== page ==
The bottom row represents the number of parts in the 4-cube. We see that there are 16 corners, 32 edges, 24 squares and 8 cubes in the hypercube! If we followed the sweeping cube carefully, we could even tell which of these were connected to which other ones. This gives us the combinatorial structure of the hypercube. (As an aside, we could continue to extend this table, and count the parts of the 5-cube, 6-cube, or any higher-dimensional cube we want.)

Of course, we really want to *see* the hypercube; how can we do
that? Again, we move to the lower-dimensional case, and ask how could
we get a two-dimensional person to ``see'' a 3-cube? If we imagine a
world of two-dimensional people living in a plane, what methods could
they use to understand a cube using only their two-dimensional world
and things within it?

There are several approaches they could use, with our help. One method would be for us to shine a light on the three-dimensional cube and let it cast a shadow on their two-dimensional world. They could view this two-dimensional shadow and try to recognize it as a distorted or squashed view of the actual cube, and reconstruct the cube in their minds. This is exactly what we do when we look at a photograph, or a television screen. We see only a two-dimensional view of an object, but we are adept at building three-dimensional pictures out of this in our minds. Of course, we have three-dimensional experiences to help us with this, but our friends in the two-dimensional world would have a much harder time doing this.

Mathematically, this process is called *projection*, and is one of
the key methods of viewing higher-dimensional objects. Projection is
used throughout this exhibit; many of the images are actually
three-dimensional ``shadows'' of the four-dimensional objects from
which we must reconstruct the originals in hour minds.

Our minds are good at turning two-dimensional pictures into three-dimensional mental images. This process is made even easier and more concrete if we have a sequence of images that represent a series of views of a three-dimensional object in motion. For example, the television or a movie in a theater are quite effective in conveying a three-dimensional impression. This same idea is used in the movie sequences and some of the still images in this show to help us better understand the four-dimensional objects whose shadows we see.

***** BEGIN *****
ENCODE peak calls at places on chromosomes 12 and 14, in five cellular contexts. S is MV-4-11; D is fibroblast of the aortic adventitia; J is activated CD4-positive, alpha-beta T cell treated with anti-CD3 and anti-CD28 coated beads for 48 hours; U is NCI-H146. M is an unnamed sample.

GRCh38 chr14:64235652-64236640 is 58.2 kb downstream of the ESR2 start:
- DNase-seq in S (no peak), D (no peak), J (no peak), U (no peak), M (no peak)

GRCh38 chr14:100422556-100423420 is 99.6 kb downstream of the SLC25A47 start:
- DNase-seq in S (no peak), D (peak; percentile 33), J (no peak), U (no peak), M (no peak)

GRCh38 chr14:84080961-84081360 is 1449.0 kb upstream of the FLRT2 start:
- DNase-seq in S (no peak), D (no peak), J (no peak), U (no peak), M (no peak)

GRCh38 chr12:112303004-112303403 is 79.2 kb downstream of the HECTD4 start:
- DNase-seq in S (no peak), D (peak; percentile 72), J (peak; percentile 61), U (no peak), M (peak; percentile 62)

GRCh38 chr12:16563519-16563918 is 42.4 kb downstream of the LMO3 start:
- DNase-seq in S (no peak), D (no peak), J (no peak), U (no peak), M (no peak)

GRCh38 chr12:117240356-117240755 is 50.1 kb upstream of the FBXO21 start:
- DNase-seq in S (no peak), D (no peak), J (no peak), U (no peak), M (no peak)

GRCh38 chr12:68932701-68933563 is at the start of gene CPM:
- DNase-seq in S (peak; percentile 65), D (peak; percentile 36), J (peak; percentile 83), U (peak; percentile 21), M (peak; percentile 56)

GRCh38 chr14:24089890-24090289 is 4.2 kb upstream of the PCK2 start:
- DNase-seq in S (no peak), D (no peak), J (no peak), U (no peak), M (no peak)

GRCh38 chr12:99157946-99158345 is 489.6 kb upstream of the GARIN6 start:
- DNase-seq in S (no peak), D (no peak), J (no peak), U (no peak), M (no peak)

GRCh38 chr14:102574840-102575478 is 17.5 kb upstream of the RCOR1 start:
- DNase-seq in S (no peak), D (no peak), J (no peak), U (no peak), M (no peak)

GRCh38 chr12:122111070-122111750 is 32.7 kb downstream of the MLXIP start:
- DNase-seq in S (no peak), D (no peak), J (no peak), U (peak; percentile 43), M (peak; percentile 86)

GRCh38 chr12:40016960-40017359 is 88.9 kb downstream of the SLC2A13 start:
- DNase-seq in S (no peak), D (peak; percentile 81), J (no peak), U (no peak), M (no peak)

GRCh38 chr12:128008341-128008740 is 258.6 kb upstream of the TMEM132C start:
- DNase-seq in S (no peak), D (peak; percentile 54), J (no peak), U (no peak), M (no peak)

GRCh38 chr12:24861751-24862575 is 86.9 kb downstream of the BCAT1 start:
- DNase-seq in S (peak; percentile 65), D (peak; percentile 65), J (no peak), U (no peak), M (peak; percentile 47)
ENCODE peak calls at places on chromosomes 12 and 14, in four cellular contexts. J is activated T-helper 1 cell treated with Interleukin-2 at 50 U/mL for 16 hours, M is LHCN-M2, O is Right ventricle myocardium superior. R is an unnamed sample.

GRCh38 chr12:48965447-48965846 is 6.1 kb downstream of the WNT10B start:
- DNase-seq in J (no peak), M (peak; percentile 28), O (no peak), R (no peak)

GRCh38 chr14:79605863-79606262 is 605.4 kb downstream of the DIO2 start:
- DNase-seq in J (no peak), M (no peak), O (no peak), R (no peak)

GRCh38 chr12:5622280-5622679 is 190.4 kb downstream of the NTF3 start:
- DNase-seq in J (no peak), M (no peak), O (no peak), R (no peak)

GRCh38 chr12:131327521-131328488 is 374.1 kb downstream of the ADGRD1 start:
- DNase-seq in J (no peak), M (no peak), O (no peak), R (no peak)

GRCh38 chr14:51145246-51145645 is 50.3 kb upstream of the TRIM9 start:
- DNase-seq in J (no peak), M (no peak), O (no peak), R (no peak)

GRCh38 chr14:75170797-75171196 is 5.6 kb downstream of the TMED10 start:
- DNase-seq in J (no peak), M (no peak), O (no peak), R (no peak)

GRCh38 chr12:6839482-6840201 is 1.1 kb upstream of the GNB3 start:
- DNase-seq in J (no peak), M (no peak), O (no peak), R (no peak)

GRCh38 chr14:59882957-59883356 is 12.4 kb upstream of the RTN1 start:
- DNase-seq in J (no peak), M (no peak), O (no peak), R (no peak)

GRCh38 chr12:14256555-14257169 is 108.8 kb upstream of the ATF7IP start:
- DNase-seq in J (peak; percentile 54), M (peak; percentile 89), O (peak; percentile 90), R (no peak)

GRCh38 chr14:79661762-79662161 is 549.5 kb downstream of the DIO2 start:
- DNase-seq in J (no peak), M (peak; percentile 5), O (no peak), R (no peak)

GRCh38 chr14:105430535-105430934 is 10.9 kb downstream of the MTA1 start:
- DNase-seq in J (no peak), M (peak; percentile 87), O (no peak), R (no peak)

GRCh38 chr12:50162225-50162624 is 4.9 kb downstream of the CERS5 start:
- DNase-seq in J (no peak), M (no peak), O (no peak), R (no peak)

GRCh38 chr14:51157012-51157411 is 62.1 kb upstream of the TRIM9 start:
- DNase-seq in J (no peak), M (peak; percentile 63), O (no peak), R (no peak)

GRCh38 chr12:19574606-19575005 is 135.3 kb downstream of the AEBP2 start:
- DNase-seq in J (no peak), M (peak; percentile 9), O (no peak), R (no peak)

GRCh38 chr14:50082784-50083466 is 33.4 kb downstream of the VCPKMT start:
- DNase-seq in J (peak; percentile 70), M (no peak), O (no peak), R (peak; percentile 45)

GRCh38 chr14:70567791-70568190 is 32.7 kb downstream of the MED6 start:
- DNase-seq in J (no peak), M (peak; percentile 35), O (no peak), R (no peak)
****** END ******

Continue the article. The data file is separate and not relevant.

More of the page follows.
Projections, and sequences of projections, form one important method of understanding higher dimensions. Returning to our friends in the two-dimensional world, we can develop other mechanisms to help them visualize three-dimensional objects. One would be to pass the object through their two-dimensional world. If they could see the portion of the object that intersects with their plane of existence, then they would see a series of ``slices'' of the three-dimensional object. This ``time sequence'' of shapes could be used to reconstruct the full three-dimensional shape in their minds. This is very much like how a doctor uses a CAT scan, which is a series of two-dimensional pictures, to develop a three-dimensional image of the human body being scanned.

Similarly, we can be called on to reconstruct four-dimensional objects in hour minds when we are presented with a sequence of three-dimensional slices of the object. Several images in this exhibit investigate the idea of slicing as a means of understanding a higher-dimensional object.

In conclusion, one's ability to visualize four-dimensional objects rests largely on a good understanding of two- and three-dimensions. Not only can these dimensions provide valuable information about higher-dimensional phenomena, but they also give us the power to produce beautiful images of them.